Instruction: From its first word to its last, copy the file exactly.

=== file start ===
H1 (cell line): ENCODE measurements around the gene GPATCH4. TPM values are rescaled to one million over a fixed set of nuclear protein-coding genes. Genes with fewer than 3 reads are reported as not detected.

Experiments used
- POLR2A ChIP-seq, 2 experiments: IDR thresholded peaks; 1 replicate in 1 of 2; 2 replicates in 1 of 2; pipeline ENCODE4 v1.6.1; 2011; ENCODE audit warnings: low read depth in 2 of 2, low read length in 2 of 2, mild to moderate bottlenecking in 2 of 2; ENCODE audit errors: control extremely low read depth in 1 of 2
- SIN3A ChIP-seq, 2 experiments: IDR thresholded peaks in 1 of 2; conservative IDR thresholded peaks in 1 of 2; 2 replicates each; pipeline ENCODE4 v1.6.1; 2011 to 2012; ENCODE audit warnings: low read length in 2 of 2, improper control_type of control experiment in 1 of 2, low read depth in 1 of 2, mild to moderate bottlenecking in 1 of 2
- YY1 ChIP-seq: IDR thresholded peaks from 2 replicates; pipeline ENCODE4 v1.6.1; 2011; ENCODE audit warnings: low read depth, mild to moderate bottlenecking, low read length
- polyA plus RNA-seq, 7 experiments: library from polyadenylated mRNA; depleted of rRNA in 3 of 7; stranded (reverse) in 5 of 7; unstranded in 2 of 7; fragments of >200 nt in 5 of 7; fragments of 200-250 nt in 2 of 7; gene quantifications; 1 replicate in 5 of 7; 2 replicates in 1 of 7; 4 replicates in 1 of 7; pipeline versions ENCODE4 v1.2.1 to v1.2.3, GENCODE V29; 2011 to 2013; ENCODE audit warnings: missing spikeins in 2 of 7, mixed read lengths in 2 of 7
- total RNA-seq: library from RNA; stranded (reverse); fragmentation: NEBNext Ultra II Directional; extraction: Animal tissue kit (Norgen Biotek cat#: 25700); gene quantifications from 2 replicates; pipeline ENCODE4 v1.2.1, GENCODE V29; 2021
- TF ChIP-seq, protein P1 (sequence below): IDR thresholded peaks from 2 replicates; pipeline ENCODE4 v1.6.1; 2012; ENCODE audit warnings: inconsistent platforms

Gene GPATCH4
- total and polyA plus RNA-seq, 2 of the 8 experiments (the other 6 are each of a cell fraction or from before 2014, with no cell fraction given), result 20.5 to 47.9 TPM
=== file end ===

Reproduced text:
H1 (cell line): ENCODE measurements around the gene GPATCH4. TPM values are rescaled to one million over a fixed set of nuclear protein-coding genes. Genes with fewer than 3 reads are reported as not detected.

Experiments used
- POLR2A ChIP-seq, 2 experiments: IDR thresholded peaks; 1 replicate in 1 of 2; 2 replicates in 1 of 2; pipeline ENCODE4 v1.6.1; 2011; ENCODE audit warnings: low read depth in 2 of 2, low read length in 2 of 2, mild to moderate bottlenecking in 2 of 2; ENCODE audit errors: control extremely low read depth in 1 of 2
- SIN3A ChIP-seq, 2 experiments: IDR thresholded peaks in 1 of 2; conservative IDR thresholded peaks in 1 of 2; 2 replicates each; pipeline ENCODE4 v1.6.1; 2011 to 2012; ENCODE audit warnings: low read length in 2 of 2, improper control_type of control experiment in 1 of 2, low read depth in 1 of 2, mild to moderate bottlenecking in 1 of 2
- YY1 ChIP-seq: IDR thresholded peaks from 2 replicates; pipeline ENCODE4 v1.6.1; 2011; ENCODE audit warnings: low read depth, mild to moderate bottlenecking, low read length
- polyA plus RNA-seq, 7 experiments: library from polyadenylated mRNA; depleted of rRNA in 3 of 7; stranded (reverse) in 5 of 7; unstranded in 2 of 7; fragments of >200 nt in 5 of 7; fragments of 200-250 nt in 2 of 7; gene quantifications; 1 replicate in 5 of 7; 2 replicates in 1 of 7; 4 replicates in 1 of 7; pipeline versions ENCODE4 v1.2.1 to v1.2.3, GENCODE V29; 2011 to 2013; ENCODE audit warnings: missing spikeins in 2 of 7, mixed read lengths in 2 of 7
- total RNA-seq: library from RNA; stranded (reverse); fragmentation: NEBNext Ultra II Directional; extraction: Animal tissue kit (Norgen Biotek cat#: 25700); gene quantifications from 2 replicates; pipeline ENCODE4 v1.2.1, GENCODE V29; 2021
- TF ChIP-seq, protein P1 (sequence below): IDR thresholded peaks from 2 replicates; pipeline ENCODE4 v1.6.1; 2012; ENCODE audit warnings: inconsistent platforms

Gene GPATCH4
- total and polyA plus RNA-seq, 2 of the 8 experiments (the other 6 are each of a cell fraction or from before 2014, with no cell fraction given), result 20.5 to 47.9 TPM